ITT analysis -All outcomes
Low riskComment: ITT analysis was not reported, but since no drop-outs were reported, and all randomised participants completed the study, ITT analysis was assumed to have been done and to be acceptable.  

Selective reporting (reporting bias)Low riskComment: the study protocol was not available, but the important outcome measures stated in the methods section were reported in the results.

Other biasLow riskComment: there was no imbalance in the baseline characteristics, and the study seemed to be free from other forms of bias.

Subrahmanyam 1998

MethodsSingle-centred, 2-armed, parallel group RCT.


Participants50 participants with superficial thermal burns recruited June 1995-December 1996.
Setting: hospital.

Country: India.
Inclusion criteria: present within 6 h of injury, TBSA burnt < 40%.
Exclusion criteria: not reported.


InterventionsGroup 1 (n = 25): pure, unprocessed, undiluted honey every 2nd day.
Group 2 (n = 25): SSD-impregnated gauze daily.
Treatment duration: until healed.


OutcomesMean time to healing:
Group 1: 4.92 days (SD 3.61);
Group 2: 8.22 days (SD 8.31).


NotesInformation about allocation method, allocation concealment, blinding, mean time to healing and standard deviation for mean time to healing provided by author.


Risk of bias

BiasAuthors' judgementSupport for judgement

Random sequence generation (selection bias)Unclear riskQuote: “After initial management, patients were allotted at random to two groups”.
Comment: method of generation of random sequence not reported. Author provided information that the sequence was generated by the "chit method", but it is not clear what this method is.

Allocation concealment (selection bias)Unclear riskComment: not stated, but author provided information that allocation concealment was by means of sequentially-numbered sealed envelopes, although it is not clear whether the envelopes were opaque.

Blinding (performance bias and detection bias)
Blinding of participants? All outcomes
High riskComment: not stated in study report, but author responded to request for further information by stating the patients were not blinded.

Blinding (performance bias and detection bias)
Blinding of healthcare providers?All outcomes
Unclear riskComment: not stated in study report, but author responded to request for further information by stating the investigators and outcome assessors were blinded.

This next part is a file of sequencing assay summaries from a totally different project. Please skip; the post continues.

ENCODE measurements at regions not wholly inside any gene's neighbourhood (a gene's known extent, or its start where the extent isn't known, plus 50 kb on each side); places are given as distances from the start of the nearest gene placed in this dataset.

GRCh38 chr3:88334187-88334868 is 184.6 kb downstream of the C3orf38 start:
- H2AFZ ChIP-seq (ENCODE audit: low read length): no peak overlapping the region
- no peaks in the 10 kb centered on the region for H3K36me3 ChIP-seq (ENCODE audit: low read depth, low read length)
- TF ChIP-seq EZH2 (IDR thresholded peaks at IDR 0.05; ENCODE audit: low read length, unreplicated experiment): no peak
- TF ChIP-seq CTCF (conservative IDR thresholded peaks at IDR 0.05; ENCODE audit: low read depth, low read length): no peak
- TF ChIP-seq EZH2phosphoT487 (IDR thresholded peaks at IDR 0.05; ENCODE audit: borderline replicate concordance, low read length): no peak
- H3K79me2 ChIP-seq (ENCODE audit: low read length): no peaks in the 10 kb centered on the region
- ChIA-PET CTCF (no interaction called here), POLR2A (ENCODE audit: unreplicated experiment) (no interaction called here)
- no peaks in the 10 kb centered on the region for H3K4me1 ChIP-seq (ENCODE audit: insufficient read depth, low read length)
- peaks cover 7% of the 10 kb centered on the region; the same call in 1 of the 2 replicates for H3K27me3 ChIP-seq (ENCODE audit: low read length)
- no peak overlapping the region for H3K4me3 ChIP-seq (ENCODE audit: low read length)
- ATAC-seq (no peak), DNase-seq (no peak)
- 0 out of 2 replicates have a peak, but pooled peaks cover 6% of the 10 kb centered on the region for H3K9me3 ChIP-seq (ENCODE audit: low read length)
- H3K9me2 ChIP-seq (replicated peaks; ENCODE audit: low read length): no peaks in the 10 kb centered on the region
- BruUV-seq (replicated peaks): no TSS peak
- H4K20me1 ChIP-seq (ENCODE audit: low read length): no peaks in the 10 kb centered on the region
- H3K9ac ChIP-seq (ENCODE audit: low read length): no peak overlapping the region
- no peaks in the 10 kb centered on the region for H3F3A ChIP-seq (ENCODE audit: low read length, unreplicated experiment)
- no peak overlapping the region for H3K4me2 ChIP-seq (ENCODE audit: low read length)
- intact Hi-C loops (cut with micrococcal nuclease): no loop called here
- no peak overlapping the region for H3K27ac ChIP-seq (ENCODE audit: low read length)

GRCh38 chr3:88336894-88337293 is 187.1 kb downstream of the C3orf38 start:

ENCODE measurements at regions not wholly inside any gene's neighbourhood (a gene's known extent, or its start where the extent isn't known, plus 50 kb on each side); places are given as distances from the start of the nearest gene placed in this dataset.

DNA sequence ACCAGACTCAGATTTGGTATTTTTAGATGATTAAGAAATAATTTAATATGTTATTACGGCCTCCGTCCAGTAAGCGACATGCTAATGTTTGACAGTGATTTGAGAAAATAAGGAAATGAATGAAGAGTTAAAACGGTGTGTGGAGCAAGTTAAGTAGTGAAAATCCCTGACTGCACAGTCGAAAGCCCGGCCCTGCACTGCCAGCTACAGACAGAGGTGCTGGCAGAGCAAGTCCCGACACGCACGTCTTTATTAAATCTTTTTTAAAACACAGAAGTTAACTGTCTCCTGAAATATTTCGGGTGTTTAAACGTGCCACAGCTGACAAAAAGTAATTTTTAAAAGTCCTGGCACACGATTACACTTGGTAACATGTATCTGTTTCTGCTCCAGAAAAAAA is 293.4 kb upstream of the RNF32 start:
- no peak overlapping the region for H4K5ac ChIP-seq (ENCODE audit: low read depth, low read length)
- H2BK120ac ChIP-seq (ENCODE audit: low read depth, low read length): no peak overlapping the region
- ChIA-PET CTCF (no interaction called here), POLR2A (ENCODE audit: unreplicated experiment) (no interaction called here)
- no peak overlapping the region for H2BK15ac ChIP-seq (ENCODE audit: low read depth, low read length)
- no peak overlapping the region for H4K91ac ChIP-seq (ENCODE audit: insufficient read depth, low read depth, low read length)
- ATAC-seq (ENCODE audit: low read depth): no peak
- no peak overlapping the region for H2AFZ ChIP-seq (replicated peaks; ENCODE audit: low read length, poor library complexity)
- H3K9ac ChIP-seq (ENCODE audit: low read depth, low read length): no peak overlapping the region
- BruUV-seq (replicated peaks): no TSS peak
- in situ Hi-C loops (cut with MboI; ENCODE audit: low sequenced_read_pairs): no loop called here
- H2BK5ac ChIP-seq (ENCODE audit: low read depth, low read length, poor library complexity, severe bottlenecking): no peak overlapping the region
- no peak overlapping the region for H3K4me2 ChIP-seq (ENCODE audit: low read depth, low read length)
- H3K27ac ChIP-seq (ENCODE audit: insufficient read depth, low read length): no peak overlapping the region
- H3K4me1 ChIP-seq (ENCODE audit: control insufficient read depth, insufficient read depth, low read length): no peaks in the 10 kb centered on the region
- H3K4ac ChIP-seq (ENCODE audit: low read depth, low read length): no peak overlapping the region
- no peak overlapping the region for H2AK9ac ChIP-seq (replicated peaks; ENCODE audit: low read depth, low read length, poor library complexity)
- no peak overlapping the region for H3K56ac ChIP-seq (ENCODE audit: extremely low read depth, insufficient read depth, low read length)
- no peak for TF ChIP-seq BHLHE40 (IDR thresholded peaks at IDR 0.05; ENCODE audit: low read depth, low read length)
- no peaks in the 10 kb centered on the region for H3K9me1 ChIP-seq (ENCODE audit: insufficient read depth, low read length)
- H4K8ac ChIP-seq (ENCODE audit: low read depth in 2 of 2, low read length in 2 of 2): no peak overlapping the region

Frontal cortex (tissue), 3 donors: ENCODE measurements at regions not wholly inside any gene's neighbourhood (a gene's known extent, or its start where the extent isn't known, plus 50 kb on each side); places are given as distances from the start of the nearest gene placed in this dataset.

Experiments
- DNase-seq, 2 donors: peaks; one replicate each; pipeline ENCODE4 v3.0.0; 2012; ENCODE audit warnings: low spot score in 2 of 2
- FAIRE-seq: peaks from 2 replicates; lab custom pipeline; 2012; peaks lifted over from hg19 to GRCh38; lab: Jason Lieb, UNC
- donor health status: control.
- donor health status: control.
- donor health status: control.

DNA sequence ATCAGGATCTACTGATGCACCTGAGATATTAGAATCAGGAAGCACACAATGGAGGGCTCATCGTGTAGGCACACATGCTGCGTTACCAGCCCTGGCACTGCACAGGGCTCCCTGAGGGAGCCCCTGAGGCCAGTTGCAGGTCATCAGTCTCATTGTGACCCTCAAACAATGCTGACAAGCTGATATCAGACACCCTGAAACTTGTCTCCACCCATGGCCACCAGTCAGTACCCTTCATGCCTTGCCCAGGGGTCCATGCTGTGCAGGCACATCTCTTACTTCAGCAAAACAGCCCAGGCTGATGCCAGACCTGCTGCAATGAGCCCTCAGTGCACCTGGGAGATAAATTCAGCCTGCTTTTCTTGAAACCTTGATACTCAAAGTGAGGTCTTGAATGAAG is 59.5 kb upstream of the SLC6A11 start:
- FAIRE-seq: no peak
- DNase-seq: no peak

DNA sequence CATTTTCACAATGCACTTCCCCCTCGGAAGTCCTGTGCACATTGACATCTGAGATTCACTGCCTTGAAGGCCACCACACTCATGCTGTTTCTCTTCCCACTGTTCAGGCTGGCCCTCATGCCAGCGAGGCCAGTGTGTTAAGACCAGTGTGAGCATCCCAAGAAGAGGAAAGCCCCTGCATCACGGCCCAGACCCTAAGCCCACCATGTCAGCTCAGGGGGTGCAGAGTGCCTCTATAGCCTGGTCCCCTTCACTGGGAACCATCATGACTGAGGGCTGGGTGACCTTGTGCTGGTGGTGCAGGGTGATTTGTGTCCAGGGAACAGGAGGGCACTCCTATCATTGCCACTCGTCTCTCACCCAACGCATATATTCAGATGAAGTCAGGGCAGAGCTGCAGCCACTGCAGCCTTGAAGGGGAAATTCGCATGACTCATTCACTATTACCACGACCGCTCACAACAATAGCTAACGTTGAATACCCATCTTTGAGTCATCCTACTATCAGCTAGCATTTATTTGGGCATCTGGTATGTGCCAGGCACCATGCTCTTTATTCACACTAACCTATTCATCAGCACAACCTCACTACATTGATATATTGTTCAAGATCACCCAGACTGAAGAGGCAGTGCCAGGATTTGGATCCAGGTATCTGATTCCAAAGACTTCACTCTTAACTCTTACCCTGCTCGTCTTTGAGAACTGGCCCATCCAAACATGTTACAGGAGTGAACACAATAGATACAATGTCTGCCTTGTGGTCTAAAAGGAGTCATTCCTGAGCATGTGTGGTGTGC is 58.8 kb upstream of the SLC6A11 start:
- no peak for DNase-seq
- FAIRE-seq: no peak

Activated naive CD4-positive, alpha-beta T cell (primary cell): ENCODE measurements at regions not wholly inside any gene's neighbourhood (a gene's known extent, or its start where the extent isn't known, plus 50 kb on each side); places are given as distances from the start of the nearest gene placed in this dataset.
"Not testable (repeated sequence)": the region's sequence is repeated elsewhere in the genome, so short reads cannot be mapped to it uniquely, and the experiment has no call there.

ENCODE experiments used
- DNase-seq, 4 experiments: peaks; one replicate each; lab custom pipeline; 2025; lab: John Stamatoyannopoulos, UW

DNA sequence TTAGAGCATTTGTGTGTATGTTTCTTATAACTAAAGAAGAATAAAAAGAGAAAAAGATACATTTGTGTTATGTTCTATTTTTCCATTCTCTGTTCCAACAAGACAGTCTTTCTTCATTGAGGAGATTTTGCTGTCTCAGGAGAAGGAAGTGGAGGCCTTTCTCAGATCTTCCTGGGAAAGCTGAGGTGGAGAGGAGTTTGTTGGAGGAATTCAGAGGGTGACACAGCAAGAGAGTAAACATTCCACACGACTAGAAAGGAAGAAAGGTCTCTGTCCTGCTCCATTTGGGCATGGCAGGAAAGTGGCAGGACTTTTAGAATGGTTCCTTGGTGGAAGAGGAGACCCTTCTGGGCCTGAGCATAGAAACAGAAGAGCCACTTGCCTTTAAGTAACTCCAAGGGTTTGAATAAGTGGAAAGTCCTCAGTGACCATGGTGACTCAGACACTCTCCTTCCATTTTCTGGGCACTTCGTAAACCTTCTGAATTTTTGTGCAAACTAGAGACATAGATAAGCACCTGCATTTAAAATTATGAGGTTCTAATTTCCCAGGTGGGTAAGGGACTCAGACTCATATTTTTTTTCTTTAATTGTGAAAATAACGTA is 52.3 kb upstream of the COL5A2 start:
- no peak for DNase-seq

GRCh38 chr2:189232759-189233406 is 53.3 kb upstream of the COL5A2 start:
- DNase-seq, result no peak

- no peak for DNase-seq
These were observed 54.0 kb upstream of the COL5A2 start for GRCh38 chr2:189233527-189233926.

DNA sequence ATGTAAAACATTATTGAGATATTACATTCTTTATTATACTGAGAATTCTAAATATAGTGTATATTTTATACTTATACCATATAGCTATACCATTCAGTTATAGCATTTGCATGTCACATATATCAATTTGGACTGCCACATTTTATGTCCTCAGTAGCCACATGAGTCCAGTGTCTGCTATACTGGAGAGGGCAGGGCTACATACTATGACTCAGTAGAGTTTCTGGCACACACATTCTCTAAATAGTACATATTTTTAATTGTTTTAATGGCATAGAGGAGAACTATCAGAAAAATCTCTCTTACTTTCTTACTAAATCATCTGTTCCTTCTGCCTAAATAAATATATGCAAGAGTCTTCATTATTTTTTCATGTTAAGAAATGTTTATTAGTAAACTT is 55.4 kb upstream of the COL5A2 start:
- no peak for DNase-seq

Blinding (performance bias and detection bias)
Blinding of outcome assessors? All outcomes
Unclear riskComment: not stated in study report, but author responded to request for further information by stating the investigators and outcome assessors were blinded. How blinding was achieved was not described in the response.

Incomplete outcome data (attrition bias)
Drop-out rate described and acceptable -All outcomes
Low riskComment:  Table 2 showed that there were no drop-outs; all randomised participants were followed-up.

Incomplete outcome data (attrition bias)
ITT analysis -All outcomes
Low riskComment: ITT analysis not reported, but since no drop-outs were reported, and all randomised participants completed the study, ITT analysis was assumed to have been done and to be acceptable.  

Selective reporting (reporting bias)Low riskComment: the study protocol was not available, but the important outcome measures stated in the methods section were reported in the results.

Other biasLow riskComment: there was no imbalance in the baseline characteristics, and the study seemed to be free from other forms of bias.

Subrahmanyam 1999

MethodsSingle-centred, 2-armed, parallel group RCT.


Participants50 participants with mixed-depth (partial- and full-thickness) burns recruited January 1996-December 1997.
Setting: hospital.

Country: India.
Inclusion criteria: aged 10-40 years, haemodynamically stable, no systemic illness or smoke inhalation injury, TBSA burnt < 30%.
Exclusion criteria: not reported.


InterventionsGroup 1 (n = 25): unprocessed honey every 2nd day, with autologous skin grafting as required.
Group 2 (n = 25): early tangential excision and skin grafting 3-6 days after admission.
Treatment duration: until healed.


OutcomesMean time to healing:
Group 1: 32.0 days (SD 8.1);
Group 2: 18.4 days (SD 4.2).


NotesInformation about allocation method, allocation concealment, blinding, mean time to healing and standard deviation for mean time to healing provided by author.
3 participants in the honey-treated group died, and 1 in the early tangential excision group.


Risk of bias

BiasAuthors' judgementSupport for judgement

Random sequence generation (selection bias)Unclear riskQuote: “Twenty five patients were randomly assigned to the TE group”.
Comment: method of generation of the random sequence was not reported. Author provided information that the sequence was generated by the "chit method", but it is not clear what this method is.

Allocation concealment (selection bias)Unclear riskComment: not stated, but author provided information that allocation concealment was by means of sequentially-numbered sealed envelopes, although it is not clear whether the envelopes were opaque.

Blinding (performance bias and detection bias)
Blinding of participants? All outcomes
High riskComment: not stated in study report, but author responded to request for further information by stating the patients were not blinded.

Blinding (performance bias and detection bias)
Blinding of healthcare providers?All outcomes
Unclear riskComment: not stated in study report, but author responded to request for further information by stating the investigators and outcome assessors were blinded.

Blinding (performance bias and detection bias)
Blinding of outcome assessors? All outcomes
Unclear riskComment: not stated in study report, but author responded to request for further information by stating the investigators and outcome assessors were blinded. How blinding was achieved was not described in the response.

Incomplete outcome data (attrition bias)
Drop-out rate described and acceptable -All outcomes